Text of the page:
Ember 3.2 + ember-decorators subclassing bug

While migrating a 3.1.4 project to 3.2, I ran into the following error:

Class constructor A cannot be invoked without 'new'.

The project has 2 models, A and B, defined with ES6 class/extends syntax thanks to ember-decorators.

// models/a.js
import DS from 'ember-data';

export default class A extends DS.Model {
// models/b.js
import A from './a';

// I need A.extend() here for polymorphic relationship reasons
export default class B extends A.extend() {

This code works under 3.1.4 but fails under 3.2 and I do not understand why.

The workaround I’ve found is to define A with EmberObject.extend() instead of using ES6 class syntax.

// models/a.js
import DS from 'ember-data';

// this works under 3.1 and 3.2
export default DS.Model.extend({});

Another way to fix the issue is to define B like this

// models/b.js
import A from './a';

// no more A.extend(), so no more bug, but it does not fit my needs.
export default class B extends A {

I’ve setup a repo to reproduce the bug:

I’d love to understand what’s going on here and how I could migrate to 3.2 without refactoring A to use EmberObject.extend :wink:

I took a few minutes and checked things out in your demo repo (thanks for putting that together!), here is a relative brain dump of what is going on here.

In Ember 3.2, the internals of .extend() were changed to better support ES class interoperability. This was specifically intended to fix the exact scenarios that you are running into, and we have tests to confirm this back and forth (.extend() -> class extends -> .extend() -> class extends ) works properly both with and without transpilation!

Unfortunately, the way Ember is distributed (as a pre-transpiled global bundle) means that we ended up in a scenario that we didn’t test or plan for :sob:. The fundamental issue is that the class interop code that was done in Ember 3.2+ ends up being transpiled away by babel (since Ember is transpiled to support IE11), and instead of the Ember object base class calling super as appropriate it is using the transpiled version (BaseConstructor.call(this)) which causes errors.

Also, to be clear the errors being thrown are unrelated to ember-decorators or ember-data. The following also reproduces the issue:

class Foo extends Ember.Object {}
class Bar extends Foo.extend() {}


To work around the issue for now, you can change your code to ensure that you do not call .extend() on anything created by class extends. The example above would look like:

class Foo extends Ember.Object {}
class Bar extends Foo {}


The real fix will have to be made in Ember itself where we need to change things to ensure that Ember is transpiled in the same way as your app code.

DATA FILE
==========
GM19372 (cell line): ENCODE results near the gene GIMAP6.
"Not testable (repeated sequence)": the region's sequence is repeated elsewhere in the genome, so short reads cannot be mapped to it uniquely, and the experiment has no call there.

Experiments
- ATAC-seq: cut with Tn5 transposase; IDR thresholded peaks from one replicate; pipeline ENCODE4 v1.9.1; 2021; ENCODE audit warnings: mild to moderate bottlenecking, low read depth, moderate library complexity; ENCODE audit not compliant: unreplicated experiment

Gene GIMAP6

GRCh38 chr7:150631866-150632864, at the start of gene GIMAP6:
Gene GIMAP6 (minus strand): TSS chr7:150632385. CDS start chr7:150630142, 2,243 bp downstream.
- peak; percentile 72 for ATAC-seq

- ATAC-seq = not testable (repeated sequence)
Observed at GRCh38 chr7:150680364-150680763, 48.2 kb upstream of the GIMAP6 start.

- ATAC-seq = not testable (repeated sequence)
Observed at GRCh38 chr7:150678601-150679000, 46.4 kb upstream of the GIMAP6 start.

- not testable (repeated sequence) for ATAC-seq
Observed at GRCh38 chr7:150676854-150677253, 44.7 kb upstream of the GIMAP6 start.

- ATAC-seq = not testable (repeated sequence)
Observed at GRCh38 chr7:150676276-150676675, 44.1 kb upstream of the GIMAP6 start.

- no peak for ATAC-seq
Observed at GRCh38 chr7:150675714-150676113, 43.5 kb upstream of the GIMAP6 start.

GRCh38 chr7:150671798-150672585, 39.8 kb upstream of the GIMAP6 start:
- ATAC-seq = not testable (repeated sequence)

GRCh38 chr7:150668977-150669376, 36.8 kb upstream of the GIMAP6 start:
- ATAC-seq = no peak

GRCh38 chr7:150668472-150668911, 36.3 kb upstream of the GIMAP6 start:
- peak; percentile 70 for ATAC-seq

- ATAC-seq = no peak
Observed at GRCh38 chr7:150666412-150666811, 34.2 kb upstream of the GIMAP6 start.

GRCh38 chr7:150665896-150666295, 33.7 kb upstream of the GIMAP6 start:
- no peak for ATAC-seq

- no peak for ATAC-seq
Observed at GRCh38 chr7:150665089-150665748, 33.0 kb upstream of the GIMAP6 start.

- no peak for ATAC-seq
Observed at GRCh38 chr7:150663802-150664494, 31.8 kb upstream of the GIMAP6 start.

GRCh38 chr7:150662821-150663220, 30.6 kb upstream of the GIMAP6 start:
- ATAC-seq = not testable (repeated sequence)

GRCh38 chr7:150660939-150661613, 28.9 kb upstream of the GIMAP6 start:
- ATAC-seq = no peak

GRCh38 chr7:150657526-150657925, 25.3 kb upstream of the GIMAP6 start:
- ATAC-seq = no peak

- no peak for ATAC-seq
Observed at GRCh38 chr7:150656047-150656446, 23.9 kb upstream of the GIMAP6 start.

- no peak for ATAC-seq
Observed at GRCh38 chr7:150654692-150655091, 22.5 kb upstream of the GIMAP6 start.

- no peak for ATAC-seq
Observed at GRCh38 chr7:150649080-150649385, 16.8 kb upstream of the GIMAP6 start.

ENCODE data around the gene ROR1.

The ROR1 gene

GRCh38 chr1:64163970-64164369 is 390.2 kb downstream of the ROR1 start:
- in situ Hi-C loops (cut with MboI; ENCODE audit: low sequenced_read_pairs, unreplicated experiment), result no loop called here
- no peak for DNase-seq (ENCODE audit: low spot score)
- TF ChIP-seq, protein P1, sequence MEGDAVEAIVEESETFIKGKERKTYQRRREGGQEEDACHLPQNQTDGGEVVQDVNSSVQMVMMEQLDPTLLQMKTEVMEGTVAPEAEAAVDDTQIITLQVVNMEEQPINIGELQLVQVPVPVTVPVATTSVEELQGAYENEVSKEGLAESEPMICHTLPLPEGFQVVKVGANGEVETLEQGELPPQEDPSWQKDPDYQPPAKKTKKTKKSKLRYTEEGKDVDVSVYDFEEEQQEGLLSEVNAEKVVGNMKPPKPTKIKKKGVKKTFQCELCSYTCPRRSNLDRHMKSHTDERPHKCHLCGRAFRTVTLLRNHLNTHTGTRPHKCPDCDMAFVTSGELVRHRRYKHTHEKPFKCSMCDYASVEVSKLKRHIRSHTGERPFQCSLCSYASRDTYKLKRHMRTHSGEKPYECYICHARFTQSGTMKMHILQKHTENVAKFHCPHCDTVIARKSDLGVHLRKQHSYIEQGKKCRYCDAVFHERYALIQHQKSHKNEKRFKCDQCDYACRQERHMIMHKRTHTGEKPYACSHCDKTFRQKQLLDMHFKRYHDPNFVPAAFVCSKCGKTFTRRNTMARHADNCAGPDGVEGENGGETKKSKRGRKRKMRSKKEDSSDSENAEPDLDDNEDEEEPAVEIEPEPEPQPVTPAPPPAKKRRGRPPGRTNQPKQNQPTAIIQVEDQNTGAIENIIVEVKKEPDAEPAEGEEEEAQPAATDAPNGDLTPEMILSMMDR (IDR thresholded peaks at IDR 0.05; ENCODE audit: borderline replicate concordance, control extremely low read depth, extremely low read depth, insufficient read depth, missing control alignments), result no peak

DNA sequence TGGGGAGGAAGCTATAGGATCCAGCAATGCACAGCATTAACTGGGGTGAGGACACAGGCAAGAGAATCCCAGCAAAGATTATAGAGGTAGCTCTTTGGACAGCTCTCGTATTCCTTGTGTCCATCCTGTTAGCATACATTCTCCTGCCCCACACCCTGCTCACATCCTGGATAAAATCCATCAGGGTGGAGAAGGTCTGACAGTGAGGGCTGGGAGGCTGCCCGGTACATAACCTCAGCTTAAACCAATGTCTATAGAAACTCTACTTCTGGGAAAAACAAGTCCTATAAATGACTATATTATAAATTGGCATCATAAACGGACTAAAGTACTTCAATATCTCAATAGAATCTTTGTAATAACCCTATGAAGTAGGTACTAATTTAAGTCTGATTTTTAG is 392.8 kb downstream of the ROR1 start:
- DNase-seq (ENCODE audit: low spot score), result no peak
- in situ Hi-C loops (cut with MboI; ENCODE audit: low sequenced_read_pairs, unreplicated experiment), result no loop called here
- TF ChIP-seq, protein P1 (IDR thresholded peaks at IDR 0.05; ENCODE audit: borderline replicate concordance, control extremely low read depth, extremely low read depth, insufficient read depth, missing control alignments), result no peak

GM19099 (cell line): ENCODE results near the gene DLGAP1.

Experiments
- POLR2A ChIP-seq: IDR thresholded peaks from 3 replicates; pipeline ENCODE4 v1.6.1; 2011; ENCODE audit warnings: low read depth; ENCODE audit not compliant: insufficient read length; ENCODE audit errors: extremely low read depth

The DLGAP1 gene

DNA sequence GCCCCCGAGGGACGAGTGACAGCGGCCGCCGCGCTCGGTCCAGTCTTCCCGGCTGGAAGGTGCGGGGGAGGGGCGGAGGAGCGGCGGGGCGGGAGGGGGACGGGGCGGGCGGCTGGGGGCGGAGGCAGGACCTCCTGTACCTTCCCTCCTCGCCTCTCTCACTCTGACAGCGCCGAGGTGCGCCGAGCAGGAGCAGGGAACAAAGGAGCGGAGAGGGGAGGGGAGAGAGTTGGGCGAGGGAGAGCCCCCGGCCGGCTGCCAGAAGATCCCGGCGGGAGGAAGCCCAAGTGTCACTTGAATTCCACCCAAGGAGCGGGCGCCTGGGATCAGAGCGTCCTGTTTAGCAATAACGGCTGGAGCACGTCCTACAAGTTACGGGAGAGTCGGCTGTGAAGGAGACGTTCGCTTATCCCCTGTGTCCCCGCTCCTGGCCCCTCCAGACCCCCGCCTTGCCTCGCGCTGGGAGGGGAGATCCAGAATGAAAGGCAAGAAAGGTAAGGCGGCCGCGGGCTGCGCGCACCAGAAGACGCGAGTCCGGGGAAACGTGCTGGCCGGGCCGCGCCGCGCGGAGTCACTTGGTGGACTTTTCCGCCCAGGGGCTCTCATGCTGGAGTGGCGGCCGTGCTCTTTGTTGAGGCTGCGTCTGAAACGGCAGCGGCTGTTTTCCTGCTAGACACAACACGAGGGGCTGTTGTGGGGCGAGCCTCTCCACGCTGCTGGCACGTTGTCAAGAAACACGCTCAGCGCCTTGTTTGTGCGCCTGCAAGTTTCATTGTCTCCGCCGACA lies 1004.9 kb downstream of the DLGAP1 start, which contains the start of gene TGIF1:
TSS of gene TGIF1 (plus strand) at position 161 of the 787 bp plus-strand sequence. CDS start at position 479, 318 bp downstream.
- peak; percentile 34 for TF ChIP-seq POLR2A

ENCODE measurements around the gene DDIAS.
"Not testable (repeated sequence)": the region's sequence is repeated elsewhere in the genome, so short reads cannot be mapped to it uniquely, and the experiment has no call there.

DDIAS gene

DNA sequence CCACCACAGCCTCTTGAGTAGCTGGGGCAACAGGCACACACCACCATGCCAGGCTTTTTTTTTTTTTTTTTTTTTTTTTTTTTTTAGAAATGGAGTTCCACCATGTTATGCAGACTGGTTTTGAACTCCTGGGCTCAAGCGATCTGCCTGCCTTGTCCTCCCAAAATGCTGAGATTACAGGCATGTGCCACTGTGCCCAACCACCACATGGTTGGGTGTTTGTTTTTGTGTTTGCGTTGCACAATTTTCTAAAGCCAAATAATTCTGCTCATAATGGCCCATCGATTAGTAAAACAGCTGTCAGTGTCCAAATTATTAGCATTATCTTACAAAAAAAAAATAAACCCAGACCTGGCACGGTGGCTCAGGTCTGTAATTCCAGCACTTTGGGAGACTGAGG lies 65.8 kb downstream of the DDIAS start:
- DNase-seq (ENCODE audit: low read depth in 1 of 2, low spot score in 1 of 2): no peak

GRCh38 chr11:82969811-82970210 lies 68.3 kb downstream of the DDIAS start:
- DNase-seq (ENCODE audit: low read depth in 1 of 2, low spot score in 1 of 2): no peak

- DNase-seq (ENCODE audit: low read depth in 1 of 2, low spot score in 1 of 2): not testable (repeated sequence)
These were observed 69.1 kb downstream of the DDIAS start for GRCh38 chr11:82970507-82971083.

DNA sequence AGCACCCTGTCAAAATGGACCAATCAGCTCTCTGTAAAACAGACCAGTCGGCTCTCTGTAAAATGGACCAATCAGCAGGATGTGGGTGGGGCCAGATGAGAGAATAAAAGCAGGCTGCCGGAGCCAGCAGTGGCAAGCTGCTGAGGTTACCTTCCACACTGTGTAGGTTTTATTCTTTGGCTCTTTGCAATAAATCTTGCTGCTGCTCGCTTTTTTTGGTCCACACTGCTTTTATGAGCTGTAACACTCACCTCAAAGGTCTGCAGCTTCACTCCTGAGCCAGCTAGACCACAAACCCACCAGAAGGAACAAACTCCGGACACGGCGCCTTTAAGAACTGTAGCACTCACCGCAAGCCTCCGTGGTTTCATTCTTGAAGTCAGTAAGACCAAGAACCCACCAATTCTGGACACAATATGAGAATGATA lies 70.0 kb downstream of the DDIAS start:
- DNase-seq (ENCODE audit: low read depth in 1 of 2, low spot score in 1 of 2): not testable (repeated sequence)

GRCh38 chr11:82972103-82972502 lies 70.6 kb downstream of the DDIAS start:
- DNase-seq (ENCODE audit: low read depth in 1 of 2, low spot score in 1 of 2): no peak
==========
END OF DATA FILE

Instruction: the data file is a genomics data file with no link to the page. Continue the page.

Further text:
Hope all this makes sense, and I’m sorry for the issue :crying_cat_face:.

1 Like

Thanks a lot for taking the time to investigate and to write down this answer! All this is very enlightening.

Since this seems to be a bug in Ember itself, do you need me to file an issue or have you done this already?

As far as my project is concerned, I cannot work around this by removing .extend() because I need it for a polymorphic hasMany relationship. See my other post about this: Polymorphic hasMany relathionship with ES6 classes.

Others might also need .extend() to include mixins. I guess the right solution for the time being is to rewrite the super class without the ES6 class syntax;

@bartocc, @rwjblue - was this ever fixed? I just hit the same issue on Ember 3.5.0. We have a:

export default class Model extends EmberObject {

And then we do:

let x = Model.extend(...mixins, properties)

And then calling “new x()” blows up with the same error. Is there an issue on the issue-tracker I can subscribe to? Was this fixed? Did it break again?

1 Like

I suggested a workaround here https://github.com/emberjs/ember.js/issues/17042#issuecomment-444724346

If in your app you want to just apply mixins to your native class you could do

export default class Model extends EmberObject {}
Model.reopen(...mixins, properties);

which is the same as extend() but now babel will transpile the class extends the same as your app, so if babel-preset-env supports your target it will keep it.

Another way that works is export default class Model extends EmberObject.extends(...mixins, properties)

try this:

// ember-cli-build.js

let app = new EmberApp(defaults, {
	// ...

    babel: {
      include: [
	// ...